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Introduction to Large Truncated Toeplitz Matrices is a text on the application of functional analysis and operator theory to some concrete asymptotic problems of linear algebra. The book contains results on the stability of projection methods, deals with asymptotic inverses and Moore-Penrose inversion of large Toeplitz matrices, and embarks on the asymptotic behavoir of the norms of inverses, the pseudospectra, the singular values, and the eigenvalues of large Toeplitz matrices. The approach is heavily based on Banach algebra techniques and nicely demonstrates the usefulness of C*-algebras and local principles in numerical analysis. The book includes classical topics as well as results obtained and methods developed only in the last few years. Though employing modern tools, the exposition is elementary and aims at pointing out the mathematical background behind some interesting phenomena one encounters when working with large Toeplitz matrices. The text is accessible to readers with basic knowledge in functional analysis. It is addressed to graduate students, teachers, and researchers with some inclination to concrete operator theory and should be of interest to everyone who has to deal with infinite matrices (Toeplitz or not) and their large truncations.



1. Infinite Matrices

The purpose of this section is to fix some standard notations and to recall some terminology.
Bernd Silbermann

2. Finite Section Method and Stability

Let \( A = \left( {{a_{jk}}} \right)_{j,k = 1}^\infty \) be an infinite matrix and suppose A generates a bounded operator on l2. In order to solve the equation Ax = y, i.e., the infinite linear system
$$ \left( {\begin{array}{*{20}{c}} {\begin{array}{*{20}{c}} {{a_{11}}}{{a_{12}}}{{a_{13}}} \ldots \end{array}} \\ {\begin{array}{*{20}{c}} {{a_{21}}}{{a_{22}}}{{a_{23}}} \ldots \end{array}} \\ {\begin{array}{*{20}{c}} {{a_{31}}}{{a_{32}}}{{a_{33}}} \ldots \end{array}} \\ {\begin{array}{*{20}{c}} \ldots \ldots \ldots \ldots \end{array}} \end{array}} \right)\left( {\begin{array}{*{20}{c}} {{x_1}} \\ {{x_2}} \\ {{x_3}} \\ \vdots \end{array}} \right) = \left( {\begin{array}{*{20}{c}} {{y_1}} \\ {{y_2}} \\ {{y_3}} \\ \vdots \end{array}} \right) $$
we consider the truncated systems
$$ \left( {\begin{array}{*{20}c} {a_{11} } & \ldots & {a_{1n} } \\ \vdots & {} & \vdots \\ {a_{n1} } & \cdots & {a_{nn} } \\ \end{array}} \right)\left( \begin{array}{l} x_1^{(n)} \\ \vdots \\ x_n^{(n)} \\ \end{array} \right) = \left( \begin{array}{l} y_1 \\ \vdots \\ y_n \\ \end{array} \right). $$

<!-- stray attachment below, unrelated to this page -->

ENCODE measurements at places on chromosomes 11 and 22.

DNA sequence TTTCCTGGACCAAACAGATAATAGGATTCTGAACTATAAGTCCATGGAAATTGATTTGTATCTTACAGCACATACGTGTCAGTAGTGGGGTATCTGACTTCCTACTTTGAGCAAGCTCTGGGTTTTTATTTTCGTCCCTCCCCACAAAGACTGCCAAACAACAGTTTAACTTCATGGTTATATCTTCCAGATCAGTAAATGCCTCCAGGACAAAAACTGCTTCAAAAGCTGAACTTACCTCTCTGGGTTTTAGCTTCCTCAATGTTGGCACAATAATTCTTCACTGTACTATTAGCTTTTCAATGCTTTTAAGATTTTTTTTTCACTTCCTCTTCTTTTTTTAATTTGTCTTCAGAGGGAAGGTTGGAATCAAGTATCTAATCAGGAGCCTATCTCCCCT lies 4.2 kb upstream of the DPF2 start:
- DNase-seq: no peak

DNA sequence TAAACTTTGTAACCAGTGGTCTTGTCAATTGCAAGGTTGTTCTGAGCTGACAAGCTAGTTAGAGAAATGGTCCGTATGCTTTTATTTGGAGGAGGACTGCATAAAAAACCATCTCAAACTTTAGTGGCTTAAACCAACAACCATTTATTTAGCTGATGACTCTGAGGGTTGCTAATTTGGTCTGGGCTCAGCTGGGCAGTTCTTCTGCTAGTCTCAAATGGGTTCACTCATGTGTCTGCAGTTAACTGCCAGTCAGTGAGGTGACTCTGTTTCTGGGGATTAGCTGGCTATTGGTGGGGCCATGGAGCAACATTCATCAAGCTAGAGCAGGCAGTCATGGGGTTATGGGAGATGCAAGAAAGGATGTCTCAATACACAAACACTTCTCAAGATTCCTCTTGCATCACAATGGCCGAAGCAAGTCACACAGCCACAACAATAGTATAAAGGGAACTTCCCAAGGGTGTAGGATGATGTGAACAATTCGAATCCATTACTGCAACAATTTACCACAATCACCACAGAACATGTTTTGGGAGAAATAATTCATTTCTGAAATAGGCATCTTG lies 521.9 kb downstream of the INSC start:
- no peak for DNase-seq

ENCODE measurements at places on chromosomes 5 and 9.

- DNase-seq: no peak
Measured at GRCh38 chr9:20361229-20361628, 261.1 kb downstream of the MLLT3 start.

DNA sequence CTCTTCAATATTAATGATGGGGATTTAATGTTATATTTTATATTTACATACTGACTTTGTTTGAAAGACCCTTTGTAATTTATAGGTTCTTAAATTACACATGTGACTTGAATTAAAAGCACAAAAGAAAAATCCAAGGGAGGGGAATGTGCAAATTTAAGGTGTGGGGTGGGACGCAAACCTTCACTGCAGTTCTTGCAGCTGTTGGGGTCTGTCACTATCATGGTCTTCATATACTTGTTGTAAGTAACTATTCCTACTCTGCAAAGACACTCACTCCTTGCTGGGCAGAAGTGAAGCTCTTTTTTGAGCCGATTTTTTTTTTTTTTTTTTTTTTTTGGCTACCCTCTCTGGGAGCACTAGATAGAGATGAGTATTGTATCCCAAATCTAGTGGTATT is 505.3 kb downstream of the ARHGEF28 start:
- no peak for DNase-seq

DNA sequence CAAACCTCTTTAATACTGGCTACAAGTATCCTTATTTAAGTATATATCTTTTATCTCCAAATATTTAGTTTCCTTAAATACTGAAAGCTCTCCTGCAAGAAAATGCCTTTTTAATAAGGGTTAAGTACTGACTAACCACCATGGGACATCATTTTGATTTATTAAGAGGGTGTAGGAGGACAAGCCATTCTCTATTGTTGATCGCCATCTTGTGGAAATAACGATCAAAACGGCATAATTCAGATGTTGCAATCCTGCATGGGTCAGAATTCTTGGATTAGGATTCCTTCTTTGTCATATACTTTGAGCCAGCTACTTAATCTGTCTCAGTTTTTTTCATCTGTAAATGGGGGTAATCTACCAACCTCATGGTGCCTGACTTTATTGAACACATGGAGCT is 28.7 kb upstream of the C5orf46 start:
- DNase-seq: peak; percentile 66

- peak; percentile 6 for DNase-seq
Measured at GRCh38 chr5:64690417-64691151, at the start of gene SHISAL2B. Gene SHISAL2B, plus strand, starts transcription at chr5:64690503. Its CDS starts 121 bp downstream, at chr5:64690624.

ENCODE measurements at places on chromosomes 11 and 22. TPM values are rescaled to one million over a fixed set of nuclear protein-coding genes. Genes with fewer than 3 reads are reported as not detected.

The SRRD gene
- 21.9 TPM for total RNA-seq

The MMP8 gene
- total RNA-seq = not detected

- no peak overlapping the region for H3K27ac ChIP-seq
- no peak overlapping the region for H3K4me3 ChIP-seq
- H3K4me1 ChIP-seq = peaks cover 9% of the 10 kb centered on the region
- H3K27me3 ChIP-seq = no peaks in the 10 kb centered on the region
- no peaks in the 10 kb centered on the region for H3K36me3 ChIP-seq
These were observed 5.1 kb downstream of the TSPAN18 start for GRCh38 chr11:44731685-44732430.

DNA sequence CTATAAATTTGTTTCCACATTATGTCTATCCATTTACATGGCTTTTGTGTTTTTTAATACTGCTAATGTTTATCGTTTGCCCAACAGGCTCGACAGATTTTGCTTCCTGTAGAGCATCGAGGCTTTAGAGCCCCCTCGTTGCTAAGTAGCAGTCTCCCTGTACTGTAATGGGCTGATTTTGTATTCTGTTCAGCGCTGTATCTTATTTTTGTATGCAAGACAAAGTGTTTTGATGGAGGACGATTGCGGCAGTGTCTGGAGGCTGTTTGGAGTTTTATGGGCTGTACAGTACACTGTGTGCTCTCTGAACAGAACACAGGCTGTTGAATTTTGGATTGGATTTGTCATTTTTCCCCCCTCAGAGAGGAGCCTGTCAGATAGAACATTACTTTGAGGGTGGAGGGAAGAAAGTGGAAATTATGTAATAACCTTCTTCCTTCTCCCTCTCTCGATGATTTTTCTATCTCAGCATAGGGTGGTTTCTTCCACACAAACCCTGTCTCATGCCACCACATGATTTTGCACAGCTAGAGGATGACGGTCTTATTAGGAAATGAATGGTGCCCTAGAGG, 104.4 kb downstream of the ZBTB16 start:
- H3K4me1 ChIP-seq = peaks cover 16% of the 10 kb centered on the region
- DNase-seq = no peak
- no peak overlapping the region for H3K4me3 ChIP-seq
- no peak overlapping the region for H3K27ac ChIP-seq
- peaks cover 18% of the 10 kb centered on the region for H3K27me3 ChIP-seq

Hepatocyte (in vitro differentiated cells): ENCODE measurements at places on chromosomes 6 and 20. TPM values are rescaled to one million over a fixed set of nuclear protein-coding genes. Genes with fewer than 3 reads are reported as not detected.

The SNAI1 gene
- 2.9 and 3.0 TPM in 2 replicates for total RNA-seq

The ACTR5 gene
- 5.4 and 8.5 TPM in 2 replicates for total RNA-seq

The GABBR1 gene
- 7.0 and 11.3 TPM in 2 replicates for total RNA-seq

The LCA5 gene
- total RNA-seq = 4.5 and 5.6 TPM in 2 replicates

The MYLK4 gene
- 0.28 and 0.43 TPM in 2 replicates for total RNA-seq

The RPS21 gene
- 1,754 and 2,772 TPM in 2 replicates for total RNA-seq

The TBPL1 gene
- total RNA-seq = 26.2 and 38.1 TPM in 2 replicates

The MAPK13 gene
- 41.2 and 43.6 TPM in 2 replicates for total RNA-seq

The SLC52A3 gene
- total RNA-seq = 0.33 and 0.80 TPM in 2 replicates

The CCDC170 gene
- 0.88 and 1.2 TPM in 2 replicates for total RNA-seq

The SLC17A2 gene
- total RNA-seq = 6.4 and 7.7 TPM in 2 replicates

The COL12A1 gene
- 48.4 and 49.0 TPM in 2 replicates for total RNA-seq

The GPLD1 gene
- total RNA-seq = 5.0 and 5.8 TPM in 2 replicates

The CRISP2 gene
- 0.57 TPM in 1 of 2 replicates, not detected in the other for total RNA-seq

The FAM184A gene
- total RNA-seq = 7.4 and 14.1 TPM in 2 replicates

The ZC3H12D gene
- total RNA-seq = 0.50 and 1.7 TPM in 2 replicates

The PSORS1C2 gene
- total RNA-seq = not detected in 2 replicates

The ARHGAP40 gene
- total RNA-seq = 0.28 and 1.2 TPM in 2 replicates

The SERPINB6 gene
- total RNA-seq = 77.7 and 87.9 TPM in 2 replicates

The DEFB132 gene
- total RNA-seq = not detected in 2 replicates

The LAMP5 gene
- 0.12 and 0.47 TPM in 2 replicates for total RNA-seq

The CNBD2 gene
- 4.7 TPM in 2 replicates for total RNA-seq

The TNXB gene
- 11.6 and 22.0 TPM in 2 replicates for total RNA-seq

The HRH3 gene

Albrecht Böttcher, Bernd Silbermann

3. Norms of Inverses and Pseudospectra

C*-algebras are especially nice Banach algebras. A map \( a \mapsto {a^*} \) of a Banach algebra A onto itself is called an involution if
$$ {a^{**}} = a,{\left( {a + b} \right)^*},{\left( {ab} \right)^*} = {b^*}{a^*},{\left( {\lambda a} \right)^*} = \mathop \lambda \limits^ -{a^*} $$
for all a, b ∈ A and all.λ ∈ C. A C*-algebra is a Banach algebra with an involution such that
$$ \left\| {aa^* } \right\| = \left\| a \right\|^2 {\rm{ for all }}a \in A. $$
Albrecht Böttcher, Bernd Silbermann

4. Moore-Penrose Inverses and Singular Values

Let H be a Hilbert space and let A be a bounded linear operator on H. Then sp A*A ⊂[0,∞), and the non-negative square roots of the numbers in sp A*A are called the singular values of A. The set of the singular values of A will be denoted byΣ(A),
$$ \sum {\left( A \right)} : = \left\{ {s \in \left[ {\left. {0,\infty } \right):{s^2} \in sp{A^*}A} \right.} \right\}. $$
Albrecht Böttcher, Bernd Silbermann

5. Determinants and Eigenvalues

We now study the behavior of the determinants
$${D_n}(a): = \det {T_n}(a): = \det \left( {\begin{array}{*{20}{c}} {{a_0}}&{{a_{ - 1}}}& \cdots &{{a_{ - (n - 1)}}} \\ {{a_1}}&{{a_0}}& \cdots &{{a_{ - (n - 2)}}} \\ \vdots & \vdots & \ddots & \vdots \\ {{a_{n - 1}}}&{{a_{n - 2}}}& \cdots &{{a_0}} \end{array}} \right)$$
as n goes to infinity. The strong Szegö limit theorem says that, after appropriate normalization, the determinants Dn(a) approach a nonzero limit provided a is sufficiently smooth and T(a) is invertible. Before stating and proving this theorem, we need a few more auxiliary facts.
Albrecht Böttcher, Bernd Silbermann

6. Block Toeplitz Matrices

A Toeplitz matrix is constant along the parallels to the main diagonal. Matrices whose entries in the parallels to the main diagonal form periodic sequences (with the same period N) are referred to as block Toeplitz matrices. Equivalently, A is a block Toeplitz matrix if and only if
$$ A = \left( {\begin{array}{*{20}{c}} {{a_0}}{{a_{ - 1}}}{{a_{ - 2}}} \cdots \\ {{a_1}}{{a_0}}{{a_{ - 1}}} \cdots \\ {{a_2}}{{a_1}}{{a_0}} \cdots \\ \cdots \cdots \cdots \cdots \end{array}} \right) $$
where \(\{ a_k \} _{k \in z} \) is a sequence of N × N matrices,\( {a_k} \in B({C^N}) \) for all k ∈ Z.
Albrecht Böttcher, Bernd Silbermann

7. Banach Space Phenomena

For 1≤p<∞,µ∈R we denote by \(l_\mu ^p\left( J \right)\) the Banach space of all sequences x=|xj}j∈J such that
$$ {\left\| x \right\|_{p,\mu }}: = {\left( {{{\sum\limits_{j \in J} {{{\left( {\left| j \right| + 1} \right)}^{p\mu }}\left| {{x_j}} \right|} }^p}} \right)^{1/p}}<\infty $$
Albrecht Böttcher, Bernd Silbermann


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